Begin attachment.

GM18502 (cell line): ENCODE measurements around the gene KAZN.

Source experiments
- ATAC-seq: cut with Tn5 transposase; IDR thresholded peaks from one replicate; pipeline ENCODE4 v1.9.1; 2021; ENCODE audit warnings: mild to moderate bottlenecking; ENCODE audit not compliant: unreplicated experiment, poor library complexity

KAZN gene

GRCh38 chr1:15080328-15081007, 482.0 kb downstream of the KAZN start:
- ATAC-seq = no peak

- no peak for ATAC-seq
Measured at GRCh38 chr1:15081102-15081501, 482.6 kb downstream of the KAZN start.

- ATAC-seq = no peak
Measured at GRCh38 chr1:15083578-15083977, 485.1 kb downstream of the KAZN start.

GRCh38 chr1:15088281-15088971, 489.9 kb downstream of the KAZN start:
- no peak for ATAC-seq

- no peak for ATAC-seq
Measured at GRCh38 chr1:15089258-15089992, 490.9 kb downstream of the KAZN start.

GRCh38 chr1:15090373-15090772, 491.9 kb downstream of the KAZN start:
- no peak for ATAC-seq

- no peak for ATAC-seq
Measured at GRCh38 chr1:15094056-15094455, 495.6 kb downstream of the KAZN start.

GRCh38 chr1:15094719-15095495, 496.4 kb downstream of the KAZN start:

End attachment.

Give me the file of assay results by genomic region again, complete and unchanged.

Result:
GM18502 (cell line): ENCODE measurements around the gene KAZN.

Source experiments
- ATAC-seq: cut with Tn5 transposase; IDR thresholded peaks from one replicate; pipeline ENCODE4 v1.9.1; 2021; ENCODE audit warnings: mild to moderate bottlenecking; ENCODE audit not compliant: unreplicated experiment, poor library complexity

KAZN gene

GRCh38 chr1:15080328-15081007, 482.0 kb downstream of the KAZN start:
- ATAC-seq = no peak

- no peak for ATAC-seq
Measured at GRCh38 chr1:15081102-15081501, 482.6 kb downstream of the KAZN start.

- ATAC-seq = no peak
Measured at GRCh38 chr1:15083578-15083977, 485.1 kb downstream of the KAZN start.

GRCh38 chr1:15088281-15088971, 489.9 kb downstream of the KAZN start:
- no peak for ATAC-seq

- no peak for ATAC-seq
Measured at GRCh38 chr1:15089258-15089992, 490.9 kb downstream of the KAZN start.

GRCh38 chr1:15090373-15090772, 491.9 kb downstream of the KAZN start:
- no peak for ATAC-seq

- no peak for ATAC-seq
Measured at GRCh38 chr1:15094056-15094455, 495.6 kb downstream of the KAZN start.

GRCh38 chr1:15094719-15095495, 496.4 kb downstream of the KAZN start: